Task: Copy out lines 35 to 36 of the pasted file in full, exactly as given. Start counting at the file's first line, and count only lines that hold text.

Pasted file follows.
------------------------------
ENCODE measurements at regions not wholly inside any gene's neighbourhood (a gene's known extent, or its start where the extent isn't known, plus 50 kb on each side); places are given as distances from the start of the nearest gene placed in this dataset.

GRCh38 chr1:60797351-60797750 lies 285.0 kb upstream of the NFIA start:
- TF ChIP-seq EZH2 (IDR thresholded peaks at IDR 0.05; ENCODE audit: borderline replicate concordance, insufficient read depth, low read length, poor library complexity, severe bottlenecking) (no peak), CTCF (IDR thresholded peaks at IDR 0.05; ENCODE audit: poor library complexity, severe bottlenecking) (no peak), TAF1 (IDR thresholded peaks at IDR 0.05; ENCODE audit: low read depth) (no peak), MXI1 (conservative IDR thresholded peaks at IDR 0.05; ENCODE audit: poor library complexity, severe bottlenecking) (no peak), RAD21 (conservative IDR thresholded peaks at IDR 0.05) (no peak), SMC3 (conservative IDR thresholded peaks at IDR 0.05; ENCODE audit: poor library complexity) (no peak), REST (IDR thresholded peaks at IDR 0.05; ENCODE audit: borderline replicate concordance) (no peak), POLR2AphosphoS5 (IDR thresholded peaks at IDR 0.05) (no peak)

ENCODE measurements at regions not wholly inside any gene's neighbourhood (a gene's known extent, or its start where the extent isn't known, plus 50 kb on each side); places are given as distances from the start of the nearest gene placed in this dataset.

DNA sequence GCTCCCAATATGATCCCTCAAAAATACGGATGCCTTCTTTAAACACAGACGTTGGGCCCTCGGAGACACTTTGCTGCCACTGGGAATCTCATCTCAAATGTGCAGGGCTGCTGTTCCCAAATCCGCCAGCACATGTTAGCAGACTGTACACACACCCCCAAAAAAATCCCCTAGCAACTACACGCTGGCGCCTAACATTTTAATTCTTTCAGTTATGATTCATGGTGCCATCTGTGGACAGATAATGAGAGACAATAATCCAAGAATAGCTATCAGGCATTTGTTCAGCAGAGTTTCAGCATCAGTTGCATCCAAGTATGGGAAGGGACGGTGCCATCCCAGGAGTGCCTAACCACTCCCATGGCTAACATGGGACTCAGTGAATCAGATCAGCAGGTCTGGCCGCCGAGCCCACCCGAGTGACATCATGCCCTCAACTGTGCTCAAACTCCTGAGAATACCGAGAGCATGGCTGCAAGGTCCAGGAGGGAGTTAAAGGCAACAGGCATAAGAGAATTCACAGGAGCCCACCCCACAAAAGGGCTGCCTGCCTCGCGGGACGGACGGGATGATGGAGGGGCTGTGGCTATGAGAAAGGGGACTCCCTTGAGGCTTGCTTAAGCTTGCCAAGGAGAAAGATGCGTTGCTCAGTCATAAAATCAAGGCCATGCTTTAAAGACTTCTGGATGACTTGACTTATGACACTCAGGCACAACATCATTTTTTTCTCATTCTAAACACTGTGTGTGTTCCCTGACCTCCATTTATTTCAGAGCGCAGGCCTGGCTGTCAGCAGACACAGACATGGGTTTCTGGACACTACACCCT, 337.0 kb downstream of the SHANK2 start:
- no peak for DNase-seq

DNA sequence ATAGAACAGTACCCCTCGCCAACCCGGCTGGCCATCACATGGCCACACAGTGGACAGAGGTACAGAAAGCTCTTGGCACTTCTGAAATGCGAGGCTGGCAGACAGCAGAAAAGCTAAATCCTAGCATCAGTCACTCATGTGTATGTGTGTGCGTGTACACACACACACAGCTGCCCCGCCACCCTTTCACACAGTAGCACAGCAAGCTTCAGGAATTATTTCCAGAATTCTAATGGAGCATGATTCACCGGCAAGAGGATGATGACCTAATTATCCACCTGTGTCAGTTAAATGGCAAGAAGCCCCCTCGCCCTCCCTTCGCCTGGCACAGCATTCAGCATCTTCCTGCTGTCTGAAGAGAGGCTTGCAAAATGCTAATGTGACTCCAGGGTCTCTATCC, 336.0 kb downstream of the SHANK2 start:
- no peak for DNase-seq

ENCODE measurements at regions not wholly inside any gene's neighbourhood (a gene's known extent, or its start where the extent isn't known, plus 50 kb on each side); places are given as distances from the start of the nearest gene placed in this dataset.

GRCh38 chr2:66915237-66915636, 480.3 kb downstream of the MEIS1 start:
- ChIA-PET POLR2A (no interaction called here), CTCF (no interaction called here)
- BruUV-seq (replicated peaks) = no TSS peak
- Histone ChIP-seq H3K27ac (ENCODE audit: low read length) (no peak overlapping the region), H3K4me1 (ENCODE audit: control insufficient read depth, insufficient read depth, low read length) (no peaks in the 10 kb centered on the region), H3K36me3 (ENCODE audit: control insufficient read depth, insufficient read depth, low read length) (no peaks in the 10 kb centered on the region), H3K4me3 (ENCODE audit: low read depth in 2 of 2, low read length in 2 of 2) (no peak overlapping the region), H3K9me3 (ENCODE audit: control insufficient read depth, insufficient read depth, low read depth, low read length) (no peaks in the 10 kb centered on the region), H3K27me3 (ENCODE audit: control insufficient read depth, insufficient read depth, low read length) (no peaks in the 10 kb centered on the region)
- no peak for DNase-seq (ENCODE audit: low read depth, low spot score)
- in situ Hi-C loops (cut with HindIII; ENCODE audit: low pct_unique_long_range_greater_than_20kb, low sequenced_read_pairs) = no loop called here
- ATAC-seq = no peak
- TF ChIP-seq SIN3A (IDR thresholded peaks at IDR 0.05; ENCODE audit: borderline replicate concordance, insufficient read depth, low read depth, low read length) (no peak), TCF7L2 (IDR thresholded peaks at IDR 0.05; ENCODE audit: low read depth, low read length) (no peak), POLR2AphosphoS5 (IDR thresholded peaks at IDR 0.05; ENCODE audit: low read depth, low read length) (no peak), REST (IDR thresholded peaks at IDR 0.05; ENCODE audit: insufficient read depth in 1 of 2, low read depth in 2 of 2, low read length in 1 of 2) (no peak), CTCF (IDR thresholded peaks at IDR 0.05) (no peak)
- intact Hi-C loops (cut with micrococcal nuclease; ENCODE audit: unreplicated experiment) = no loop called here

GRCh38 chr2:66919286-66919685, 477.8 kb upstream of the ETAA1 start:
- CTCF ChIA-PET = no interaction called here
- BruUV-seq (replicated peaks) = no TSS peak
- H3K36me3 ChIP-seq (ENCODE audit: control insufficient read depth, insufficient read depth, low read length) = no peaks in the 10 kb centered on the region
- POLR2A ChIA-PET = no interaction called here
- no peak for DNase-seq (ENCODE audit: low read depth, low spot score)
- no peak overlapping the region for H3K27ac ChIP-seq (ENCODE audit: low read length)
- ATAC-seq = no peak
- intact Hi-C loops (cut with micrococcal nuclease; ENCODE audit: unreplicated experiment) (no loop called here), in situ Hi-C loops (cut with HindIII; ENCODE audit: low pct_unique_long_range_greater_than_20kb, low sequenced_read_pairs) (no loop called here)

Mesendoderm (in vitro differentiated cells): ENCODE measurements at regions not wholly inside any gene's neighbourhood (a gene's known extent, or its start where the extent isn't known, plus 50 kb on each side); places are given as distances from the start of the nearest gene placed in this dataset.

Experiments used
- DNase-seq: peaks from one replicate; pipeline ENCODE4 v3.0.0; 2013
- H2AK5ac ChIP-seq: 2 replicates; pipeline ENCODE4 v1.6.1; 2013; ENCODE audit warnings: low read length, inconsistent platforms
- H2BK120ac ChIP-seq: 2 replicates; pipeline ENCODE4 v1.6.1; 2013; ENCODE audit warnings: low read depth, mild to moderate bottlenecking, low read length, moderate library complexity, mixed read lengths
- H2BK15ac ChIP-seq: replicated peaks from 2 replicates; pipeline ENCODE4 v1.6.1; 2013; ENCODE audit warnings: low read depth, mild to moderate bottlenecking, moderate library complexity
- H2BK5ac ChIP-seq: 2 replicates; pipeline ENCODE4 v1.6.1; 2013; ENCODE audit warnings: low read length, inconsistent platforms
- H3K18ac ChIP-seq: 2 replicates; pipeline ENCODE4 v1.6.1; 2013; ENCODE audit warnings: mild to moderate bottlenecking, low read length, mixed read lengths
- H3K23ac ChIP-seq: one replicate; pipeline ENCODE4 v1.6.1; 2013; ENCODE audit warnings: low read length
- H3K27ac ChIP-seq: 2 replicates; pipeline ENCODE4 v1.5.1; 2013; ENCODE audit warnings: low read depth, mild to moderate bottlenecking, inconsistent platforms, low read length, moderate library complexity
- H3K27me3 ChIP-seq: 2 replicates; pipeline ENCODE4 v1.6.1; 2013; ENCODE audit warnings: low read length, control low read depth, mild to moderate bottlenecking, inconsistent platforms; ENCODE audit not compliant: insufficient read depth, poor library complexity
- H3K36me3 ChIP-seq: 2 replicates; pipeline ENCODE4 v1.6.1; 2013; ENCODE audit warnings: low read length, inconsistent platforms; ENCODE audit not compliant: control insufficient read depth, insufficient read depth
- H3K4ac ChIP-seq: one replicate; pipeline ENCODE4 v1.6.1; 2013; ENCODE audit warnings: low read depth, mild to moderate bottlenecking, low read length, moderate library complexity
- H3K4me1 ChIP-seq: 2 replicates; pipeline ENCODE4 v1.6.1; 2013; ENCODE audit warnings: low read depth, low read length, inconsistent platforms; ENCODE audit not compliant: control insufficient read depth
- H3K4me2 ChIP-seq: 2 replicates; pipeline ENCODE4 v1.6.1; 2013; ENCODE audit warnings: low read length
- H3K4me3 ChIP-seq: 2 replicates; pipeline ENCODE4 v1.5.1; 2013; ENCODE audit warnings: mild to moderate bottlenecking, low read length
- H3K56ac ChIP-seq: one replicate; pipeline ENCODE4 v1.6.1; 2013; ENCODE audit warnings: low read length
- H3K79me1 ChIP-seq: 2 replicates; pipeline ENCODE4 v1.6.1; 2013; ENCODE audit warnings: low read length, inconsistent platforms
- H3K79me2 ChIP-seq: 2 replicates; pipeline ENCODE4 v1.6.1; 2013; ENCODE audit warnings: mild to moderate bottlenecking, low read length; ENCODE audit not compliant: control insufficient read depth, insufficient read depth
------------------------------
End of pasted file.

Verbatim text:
- H3K18ac ChIP-seq: 2 replicates; pipeline ENCODE4 v1.6.1; 2013; ENCODE audit warnings: mild to moderate bottlenecking, low read length, mixed read lengths
- H3K23ac ChIP-seq: one replicate; pipeline ENCODE4 v1.6.1; 2013; ENCODE audit warnings: low read length